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A Tribe and True Approach; Q-Tip Shed His Quest but Held On to Its Upbeat Jazz-Rap Sound
[FINAL Edition]
The Washington Post - Washington, D.C.
Subjects: Rap music; Jazz; Musical recordings -- -Multiple review
Author: Harrington, Richard
Date: Dec 5, 1999
Start Page: G.14
Section: SHOW

When A Tribe Called Quest called it quits last year, it brought an end to one of hip-hop's most influential and accessible groups. Where the West Coast acts of the '90s tapped into the funk, Tribe's troika of Q-Tip, Phife Dawg and Ali Shaheed Muhammad shaped a wholly distinctive jazz-rap hybrid on such albums as "People's Instinctive Travels and the Paths of Rhythm," "The Low-End Theory" and "Midnight Marauders," all classics in the hip-hop canon.

On "Wait Up," the opening track of Q-Tip's solo debut, "Amplified" (Arista), he promises that "We on a brand new page/ Millennium days/ Desperation on the streets/ Gotta find a new way. . . . I got a whole new approach for the rhymin.' " But Tribe fans needn't worry about any radical changes: "Amplified" is comfortably familiar, from Q- Tip's easygoing, accessible flow to the jazzy piano vamps, supple rhythms and beats that insinuate rather than assault.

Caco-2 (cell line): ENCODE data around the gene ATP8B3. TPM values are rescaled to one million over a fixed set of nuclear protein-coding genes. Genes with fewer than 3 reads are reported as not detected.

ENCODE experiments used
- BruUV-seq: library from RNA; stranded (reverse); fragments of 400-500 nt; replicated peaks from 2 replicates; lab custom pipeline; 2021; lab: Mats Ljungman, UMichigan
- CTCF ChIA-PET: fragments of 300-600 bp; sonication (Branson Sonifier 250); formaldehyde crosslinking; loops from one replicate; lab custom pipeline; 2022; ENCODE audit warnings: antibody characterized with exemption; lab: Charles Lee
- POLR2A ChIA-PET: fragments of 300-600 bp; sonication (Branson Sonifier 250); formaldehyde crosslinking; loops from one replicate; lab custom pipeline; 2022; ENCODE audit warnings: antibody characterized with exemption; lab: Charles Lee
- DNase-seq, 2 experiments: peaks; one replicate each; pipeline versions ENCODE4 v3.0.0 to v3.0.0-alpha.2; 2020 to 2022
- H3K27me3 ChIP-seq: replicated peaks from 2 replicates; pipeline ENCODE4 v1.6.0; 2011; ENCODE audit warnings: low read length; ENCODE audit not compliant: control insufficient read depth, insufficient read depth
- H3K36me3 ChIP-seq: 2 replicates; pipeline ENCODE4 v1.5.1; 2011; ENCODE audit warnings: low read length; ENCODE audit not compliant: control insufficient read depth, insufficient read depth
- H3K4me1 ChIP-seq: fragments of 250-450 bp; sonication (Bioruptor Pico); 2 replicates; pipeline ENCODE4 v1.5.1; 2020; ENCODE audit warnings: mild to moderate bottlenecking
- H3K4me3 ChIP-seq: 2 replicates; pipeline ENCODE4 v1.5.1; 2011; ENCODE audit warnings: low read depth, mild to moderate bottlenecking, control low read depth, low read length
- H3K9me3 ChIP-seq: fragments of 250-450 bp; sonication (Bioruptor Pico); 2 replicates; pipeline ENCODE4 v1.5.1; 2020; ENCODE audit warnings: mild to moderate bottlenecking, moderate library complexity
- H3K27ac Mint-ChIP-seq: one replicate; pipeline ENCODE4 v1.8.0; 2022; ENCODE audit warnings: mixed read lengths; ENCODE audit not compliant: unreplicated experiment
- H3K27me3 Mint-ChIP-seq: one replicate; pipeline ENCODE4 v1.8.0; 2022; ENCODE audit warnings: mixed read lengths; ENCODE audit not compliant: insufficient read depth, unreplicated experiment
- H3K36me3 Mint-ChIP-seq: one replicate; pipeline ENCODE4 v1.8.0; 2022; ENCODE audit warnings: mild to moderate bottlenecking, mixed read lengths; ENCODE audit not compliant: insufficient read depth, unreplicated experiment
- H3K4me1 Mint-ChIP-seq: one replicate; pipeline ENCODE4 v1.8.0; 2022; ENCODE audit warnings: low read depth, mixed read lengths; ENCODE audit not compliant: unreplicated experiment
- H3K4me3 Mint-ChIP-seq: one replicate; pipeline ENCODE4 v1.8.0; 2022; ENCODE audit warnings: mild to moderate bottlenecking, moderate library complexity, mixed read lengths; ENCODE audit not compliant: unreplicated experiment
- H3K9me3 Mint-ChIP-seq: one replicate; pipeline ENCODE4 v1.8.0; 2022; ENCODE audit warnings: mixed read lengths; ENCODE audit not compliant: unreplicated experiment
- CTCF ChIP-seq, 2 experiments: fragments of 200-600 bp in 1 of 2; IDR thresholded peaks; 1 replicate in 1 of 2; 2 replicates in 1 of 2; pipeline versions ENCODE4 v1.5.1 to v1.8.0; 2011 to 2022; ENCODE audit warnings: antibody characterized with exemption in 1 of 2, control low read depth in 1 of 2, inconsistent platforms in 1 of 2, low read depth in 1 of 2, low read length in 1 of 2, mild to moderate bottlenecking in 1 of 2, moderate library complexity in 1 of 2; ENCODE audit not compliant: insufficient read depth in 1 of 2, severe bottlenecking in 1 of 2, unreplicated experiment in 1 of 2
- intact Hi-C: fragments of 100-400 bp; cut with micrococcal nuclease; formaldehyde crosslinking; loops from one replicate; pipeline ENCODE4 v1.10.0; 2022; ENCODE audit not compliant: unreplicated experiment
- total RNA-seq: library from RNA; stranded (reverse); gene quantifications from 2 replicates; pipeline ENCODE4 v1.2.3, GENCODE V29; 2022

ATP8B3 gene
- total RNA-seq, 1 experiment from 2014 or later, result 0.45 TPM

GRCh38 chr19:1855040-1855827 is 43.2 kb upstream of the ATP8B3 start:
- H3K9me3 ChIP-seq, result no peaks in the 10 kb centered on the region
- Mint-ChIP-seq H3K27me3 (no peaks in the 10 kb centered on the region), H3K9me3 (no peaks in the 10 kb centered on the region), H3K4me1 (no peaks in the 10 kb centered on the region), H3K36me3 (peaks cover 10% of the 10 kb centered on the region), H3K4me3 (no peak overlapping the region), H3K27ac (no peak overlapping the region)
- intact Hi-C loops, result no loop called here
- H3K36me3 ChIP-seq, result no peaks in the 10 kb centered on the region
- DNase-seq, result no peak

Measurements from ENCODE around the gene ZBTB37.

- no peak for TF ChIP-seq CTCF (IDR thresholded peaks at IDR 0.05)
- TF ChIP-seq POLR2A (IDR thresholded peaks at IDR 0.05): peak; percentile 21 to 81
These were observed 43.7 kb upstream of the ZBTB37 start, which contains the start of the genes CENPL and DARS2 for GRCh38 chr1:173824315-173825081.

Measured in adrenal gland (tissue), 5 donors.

The album includes Q-Tip's biggest hit, "Vivrant Thing," a No. 1 rap and R&B hit from this summer's "Violator" collection (celebrating a rap management company), but the bouncy, guitar-driven track was hardly his best work. It was particularly weak on the lyrics front, saved mostly by Q-Tip's genial disposition and sweet vocal presence.

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